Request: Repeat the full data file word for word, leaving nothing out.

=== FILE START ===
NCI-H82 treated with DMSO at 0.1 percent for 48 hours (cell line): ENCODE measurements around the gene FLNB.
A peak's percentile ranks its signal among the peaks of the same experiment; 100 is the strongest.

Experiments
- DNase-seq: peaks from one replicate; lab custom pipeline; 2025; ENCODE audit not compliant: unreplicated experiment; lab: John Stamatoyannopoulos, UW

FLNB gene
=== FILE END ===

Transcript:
NCI-H82 treated with DMSO at 0.1 percent for 48 hours (cell line): ENCODE measurements around the gene FLNB.
A peak's percentile ranks its signal among the peaks of the same experiment; 100 is the strongest.

Experiments
- DNase-seq: peaks from one replicate; lab custom pipeline; 2025; ENCODE audit not compliant: unreplicated experiment; lab: John Stamatoyannopoulos, UW

FLNB gene